UPDATED: Former Seton Hall University legendary baseball coach Mike Sheppard Sr. dies at 82

Photo courtesy of SHUPirates.com
Mike Sheppard Sr. served as SHU baseball head coach for 31 years (1973-2003).

SOUTH ORANGE, NJ – After a brilliant life as both a family man and baseball legend, Mike Sheppard Sr., a Seton Hall University student-athlete, coach and employee for more than 60 years, died on Saturday, April 6.  He was 82.

Sheppard was the patriarch of the “first family” of baseball in the State of New Jersey for well over a half-century.  Both he and his wife Phyllis, are members of the Seton Hall University Athletics Hall of Fame. All five of their children, Mike Jr., Susan, Kathleen, John, and Rob are Seton Hall graduates with Sheppard’s three sons and son-in-law all being Seton Hall baseball standouts. His oldest son, Mike, a Hall of Famer, is currently the head coach at Seton Hall Prep, his second son, John, is the head coach at Morristown-Beard High School, while his youngest son Rob, is the head coach at Seton Hall University.

His son-in-law, Ed Blankmeyer, was a student-athlete and assistant coach at Seton Hall and is currently the long-time head coach at St. John’s University.

“On behalf of Seton Hall Athletics, I extend my deepest condolences to Phyllis, Rob and the entire Sheppard family,” said Seton Hall Vice President & Director of Athletics Pat Lyons. “Mike Sheppard will forever be synonymous with Seton Hall Baseball, and the impact he had here for over 60 years is indelible. While we mourn his passing today, his spirit will always remain with us and lives on through the lives of the hundreds of student-athletes he coached and mentored. Coach Sheppard always said to never lose your hustle, and it’s assured that Seton Hall never will.”

For 31 years, Sheppard served as the University’s head coach, 1973-2003, recording 28 winning seasons and 27 postseason berths, highlighted by 15 Big East  Tournament appearances. He was named the Big East Coach of the Year three times (1985, 1987, and 1989), and guided the Pirates to the conference tournament title in 1987. Sheppard’s squads reached the NCAA Tournament 12 times, and he led Seton Hall to appearances in the College World Series in 1974 and 1975.

Under Sheppard’s tutelage, the Pirates won 20 or more games 30 times, 30 or more games 22 times, and 40 or more games five times.  He holds a career record of 998-540-11 and ranks in the top 75 on the list of NCAA’s all-time winningest coaches (by victories).

During his tenure, more than 80 Seton Hall players have gone on to sign professional contracts, with 30 of them moving on to play in the major leagues. He coached eight MLB first-round picks, including MLB Hall of Fame inductee Craig Biggio and stars Rick Cerone, Jason Grilli, Matt Morris, Mo Vaughn and John Valentin.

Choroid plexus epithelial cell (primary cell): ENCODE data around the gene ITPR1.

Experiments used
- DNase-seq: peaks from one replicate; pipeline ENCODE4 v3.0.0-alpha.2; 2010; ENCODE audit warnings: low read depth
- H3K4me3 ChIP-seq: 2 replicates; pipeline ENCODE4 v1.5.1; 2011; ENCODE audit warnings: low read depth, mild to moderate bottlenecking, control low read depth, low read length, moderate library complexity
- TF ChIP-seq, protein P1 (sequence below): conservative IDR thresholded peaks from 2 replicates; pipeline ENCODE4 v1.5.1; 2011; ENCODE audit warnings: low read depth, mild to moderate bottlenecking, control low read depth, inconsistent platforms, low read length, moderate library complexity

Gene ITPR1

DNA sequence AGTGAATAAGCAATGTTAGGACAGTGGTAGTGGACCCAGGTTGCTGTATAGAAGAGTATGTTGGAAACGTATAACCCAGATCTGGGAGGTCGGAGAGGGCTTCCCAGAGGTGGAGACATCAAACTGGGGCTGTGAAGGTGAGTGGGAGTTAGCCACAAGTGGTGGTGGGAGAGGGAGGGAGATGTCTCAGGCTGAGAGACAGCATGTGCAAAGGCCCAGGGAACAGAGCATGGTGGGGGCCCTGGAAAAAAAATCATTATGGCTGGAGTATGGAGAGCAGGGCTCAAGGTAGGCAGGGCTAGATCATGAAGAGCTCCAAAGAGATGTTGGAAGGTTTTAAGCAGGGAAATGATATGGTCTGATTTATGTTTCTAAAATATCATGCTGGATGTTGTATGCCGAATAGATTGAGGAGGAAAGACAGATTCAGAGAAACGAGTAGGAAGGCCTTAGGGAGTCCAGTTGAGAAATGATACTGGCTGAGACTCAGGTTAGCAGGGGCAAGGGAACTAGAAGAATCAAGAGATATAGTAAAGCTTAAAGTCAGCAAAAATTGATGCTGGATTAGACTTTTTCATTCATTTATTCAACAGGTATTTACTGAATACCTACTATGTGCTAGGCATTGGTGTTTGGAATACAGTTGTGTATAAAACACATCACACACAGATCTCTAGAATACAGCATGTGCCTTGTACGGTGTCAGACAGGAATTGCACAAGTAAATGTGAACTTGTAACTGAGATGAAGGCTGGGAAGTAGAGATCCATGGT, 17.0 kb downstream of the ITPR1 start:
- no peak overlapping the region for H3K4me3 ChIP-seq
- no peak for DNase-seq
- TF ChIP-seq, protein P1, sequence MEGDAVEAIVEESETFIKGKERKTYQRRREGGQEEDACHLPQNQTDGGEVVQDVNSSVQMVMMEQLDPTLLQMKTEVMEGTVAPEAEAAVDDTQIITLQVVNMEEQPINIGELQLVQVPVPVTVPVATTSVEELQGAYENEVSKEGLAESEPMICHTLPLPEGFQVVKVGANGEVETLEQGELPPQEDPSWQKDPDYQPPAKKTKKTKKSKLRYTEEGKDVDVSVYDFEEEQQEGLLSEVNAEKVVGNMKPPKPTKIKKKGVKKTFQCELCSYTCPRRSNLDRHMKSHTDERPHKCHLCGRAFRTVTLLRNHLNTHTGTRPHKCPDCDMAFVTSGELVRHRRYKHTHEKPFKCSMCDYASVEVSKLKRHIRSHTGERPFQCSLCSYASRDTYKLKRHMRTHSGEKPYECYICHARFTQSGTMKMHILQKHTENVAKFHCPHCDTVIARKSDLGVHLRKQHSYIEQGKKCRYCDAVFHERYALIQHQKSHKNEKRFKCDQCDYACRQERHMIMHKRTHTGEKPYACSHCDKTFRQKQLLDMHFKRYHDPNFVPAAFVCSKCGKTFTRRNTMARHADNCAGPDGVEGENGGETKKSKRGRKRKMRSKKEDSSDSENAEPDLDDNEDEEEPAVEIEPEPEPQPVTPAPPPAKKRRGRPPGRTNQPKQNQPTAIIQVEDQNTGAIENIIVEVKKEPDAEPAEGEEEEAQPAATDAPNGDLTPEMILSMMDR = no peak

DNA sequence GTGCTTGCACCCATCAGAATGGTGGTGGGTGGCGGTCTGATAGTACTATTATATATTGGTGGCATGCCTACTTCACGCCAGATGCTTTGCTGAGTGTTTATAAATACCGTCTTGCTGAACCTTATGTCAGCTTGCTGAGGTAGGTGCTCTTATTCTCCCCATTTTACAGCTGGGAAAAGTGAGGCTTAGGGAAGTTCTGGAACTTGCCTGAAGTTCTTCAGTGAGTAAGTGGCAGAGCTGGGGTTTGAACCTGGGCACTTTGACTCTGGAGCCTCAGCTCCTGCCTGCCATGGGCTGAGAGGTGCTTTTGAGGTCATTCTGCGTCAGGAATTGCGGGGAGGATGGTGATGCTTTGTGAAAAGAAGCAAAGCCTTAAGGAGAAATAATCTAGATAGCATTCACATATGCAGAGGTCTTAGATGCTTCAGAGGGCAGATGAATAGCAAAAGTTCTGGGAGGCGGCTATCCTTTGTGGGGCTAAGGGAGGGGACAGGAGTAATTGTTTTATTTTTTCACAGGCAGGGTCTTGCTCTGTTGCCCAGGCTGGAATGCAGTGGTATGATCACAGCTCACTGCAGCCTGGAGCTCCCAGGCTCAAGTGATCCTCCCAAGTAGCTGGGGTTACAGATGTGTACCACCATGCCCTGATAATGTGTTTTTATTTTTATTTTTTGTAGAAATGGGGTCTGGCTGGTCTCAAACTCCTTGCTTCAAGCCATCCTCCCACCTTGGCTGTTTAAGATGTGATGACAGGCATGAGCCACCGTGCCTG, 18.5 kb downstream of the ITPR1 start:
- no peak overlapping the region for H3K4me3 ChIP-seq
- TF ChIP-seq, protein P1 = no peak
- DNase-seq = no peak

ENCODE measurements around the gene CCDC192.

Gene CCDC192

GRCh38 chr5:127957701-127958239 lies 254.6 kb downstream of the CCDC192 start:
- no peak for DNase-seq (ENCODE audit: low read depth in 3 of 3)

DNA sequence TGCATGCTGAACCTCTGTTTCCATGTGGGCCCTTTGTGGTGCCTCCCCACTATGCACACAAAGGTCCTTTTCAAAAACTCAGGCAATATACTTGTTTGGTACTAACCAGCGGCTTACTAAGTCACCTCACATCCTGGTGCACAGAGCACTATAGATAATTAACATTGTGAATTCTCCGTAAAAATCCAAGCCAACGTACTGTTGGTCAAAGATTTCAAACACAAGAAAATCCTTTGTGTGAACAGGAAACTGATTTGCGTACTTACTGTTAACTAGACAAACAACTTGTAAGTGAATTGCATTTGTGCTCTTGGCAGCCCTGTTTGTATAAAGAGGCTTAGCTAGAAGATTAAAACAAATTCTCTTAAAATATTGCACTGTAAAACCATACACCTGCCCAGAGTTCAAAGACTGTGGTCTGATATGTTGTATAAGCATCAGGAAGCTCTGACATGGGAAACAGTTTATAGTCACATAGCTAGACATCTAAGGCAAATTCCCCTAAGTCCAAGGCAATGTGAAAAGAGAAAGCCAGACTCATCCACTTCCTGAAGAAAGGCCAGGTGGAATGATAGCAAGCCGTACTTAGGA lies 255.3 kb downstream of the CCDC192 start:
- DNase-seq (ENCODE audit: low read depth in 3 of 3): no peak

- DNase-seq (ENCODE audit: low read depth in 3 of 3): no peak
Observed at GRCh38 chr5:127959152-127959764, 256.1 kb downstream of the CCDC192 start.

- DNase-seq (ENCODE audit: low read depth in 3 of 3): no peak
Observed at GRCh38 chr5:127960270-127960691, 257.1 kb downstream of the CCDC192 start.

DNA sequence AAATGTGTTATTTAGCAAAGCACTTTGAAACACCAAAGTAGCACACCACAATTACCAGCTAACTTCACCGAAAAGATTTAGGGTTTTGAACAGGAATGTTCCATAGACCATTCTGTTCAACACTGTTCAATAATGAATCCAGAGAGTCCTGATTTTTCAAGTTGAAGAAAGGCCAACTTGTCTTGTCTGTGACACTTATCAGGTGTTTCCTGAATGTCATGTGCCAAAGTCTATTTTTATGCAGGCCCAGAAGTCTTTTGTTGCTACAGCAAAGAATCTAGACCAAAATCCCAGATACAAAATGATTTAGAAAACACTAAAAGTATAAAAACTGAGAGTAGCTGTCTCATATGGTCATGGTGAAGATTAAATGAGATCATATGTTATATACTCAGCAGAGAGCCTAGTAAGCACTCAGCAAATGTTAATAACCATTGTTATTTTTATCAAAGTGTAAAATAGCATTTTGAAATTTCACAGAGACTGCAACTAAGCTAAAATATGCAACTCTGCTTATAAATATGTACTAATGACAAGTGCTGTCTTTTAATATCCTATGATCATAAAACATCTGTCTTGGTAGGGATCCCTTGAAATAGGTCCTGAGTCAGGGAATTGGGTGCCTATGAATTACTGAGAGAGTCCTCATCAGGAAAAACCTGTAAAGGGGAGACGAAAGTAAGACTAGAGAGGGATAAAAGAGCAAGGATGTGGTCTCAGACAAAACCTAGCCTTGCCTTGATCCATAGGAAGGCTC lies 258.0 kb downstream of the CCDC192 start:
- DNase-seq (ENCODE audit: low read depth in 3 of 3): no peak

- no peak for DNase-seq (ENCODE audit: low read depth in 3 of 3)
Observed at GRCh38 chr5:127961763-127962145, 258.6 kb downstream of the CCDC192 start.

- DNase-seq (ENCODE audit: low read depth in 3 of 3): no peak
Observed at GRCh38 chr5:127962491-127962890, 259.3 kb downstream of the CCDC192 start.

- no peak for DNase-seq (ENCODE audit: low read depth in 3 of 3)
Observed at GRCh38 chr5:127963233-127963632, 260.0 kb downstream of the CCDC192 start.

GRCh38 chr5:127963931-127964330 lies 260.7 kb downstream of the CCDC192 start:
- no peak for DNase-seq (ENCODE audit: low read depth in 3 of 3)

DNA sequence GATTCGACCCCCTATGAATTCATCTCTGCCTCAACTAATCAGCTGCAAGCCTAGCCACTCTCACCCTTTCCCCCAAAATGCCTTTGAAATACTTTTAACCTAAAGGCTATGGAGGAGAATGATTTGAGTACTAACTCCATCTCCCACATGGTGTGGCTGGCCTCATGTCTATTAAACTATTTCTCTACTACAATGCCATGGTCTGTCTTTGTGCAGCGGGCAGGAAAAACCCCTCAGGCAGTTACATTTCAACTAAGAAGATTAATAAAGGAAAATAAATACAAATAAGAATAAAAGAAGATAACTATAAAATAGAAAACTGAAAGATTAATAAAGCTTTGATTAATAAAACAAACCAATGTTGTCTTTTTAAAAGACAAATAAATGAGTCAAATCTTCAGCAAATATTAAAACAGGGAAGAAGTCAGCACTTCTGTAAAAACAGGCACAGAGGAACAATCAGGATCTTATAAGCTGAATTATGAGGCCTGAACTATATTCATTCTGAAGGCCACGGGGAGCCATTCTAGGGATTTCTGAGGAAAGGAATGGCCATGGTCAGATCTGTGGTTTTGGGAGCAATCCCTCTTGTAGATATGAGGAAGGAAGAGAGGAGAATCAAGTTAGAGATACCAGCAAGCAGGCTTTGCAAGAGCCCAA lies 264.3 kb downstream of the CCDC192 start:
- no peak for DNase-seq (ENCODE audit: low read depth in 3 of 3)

In 1989, Sheppard was honored as a “Giant Steps” Award winner by the Northeastern University Center for the Study of Sports Society. In addition to being inducted into the Seton Hall University Hall of Fame in 1996, and having his jersey number 17 retired on April 25, 2004, he earned the McQuaid Medal in 1990 which is given for 20 years of academic and athletic service to the Seton Hall community.  Finally, Sheppard was inducted into the Newark Athletics Hall of Fame in 1988 and the American Baseball Coaches Association Hall of Fame on January 7, 2011.

As a player, Sheppard was a catcher for Owen T. Carroll’s teams in the late 1950s.

Even after ceding head coaching duties to his son Rob, Sheppard remained a positive presence around the program as Head Coach Emeritus, and continued his duties as the Chairman of Essex County American Legion Baseball, a post held since 1983.  Every year since stepping down, you could still find him in the middle of the annual team photos, including those shot this winter for the 2019 team.

Sheppard’s reach was ever-present even beyond the sport of baseball.  In 2012, the City of Newark and Seton Hall decided to rename the University’s softball field, the Essex County Mike Sheppard, Sr. Softball Field.

Sheppard’s interest was to not only make better baseball players, but better people after four years of study and instruction at Seton Hall.  His mantra, “Never Lose Your Hustle,” has been repeated and used as a lesson for life, not just a baseball practice. This culture, fostered and matured since Sheppard took over the program in 1973, continues to this day under his son.

The wake service will be held at SHU’s Walsh Gym on Friday, April 12, from 2 to 7 p.m. The funeral service is Saturday, April 13 at Walsh Gym at 10 a.m.

Editor’s note: This article is courtesy from www.shupirates.com